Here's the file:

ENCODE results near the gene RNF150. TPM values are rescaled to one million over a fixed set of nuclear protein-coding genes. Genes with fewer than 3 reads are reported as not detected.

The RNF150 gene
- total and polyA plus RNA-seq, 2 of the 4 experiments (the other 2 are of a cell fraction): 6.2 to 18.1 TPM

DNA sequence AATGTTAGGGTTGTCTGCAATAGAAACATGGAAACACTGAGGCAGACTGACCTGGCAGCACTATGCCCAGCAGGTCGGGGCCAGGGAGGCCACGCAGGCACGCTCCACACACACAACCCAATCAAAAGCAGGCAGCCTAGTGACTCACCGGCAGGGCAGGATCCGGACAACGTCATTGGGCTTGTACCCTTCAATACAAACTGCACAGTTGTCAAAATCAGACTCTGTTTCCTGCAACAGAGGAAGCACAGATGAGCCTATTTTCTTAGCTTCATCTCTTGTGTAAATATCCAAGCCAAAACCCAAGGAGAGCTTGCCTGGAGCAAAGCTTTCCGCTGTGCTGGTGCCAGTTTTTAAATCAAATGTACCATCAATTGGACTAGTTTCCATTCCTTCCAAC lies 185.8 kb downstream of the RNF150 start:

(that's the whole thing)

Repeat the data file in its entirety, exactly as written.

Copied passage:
ENCODE results near the gene RNF150. TPM values are rescaled to one million over a fixed set of nuclear protein-coding genes. Genes with fewer than 3 reads are reported as not detected.

The RNF150 gene
- total and polyA plus RNA-seq, 2 of the 4 experiments (the other 2 are of a cell fraction): 6.2 to 18.1 TPM

DNA sequence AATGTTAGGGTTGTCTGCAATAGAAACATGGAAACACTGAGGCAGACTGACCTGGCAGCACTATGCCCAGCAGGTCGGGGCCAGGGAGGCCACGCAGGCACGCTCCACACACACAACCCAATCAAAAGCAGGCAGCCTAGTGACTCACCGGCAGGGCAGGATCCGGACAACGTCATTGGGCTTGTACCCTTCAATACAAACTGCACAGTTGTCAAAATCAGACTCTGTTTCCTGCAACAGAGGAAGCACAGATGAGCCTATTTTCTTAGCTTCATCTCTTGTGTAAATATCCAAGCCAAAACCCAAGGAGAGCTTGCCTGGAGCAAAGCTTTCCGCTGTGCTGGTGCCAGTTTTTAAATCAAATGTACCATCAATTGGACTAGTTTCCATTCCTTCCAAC lies 185.8 kb downstream of the RNF150 start: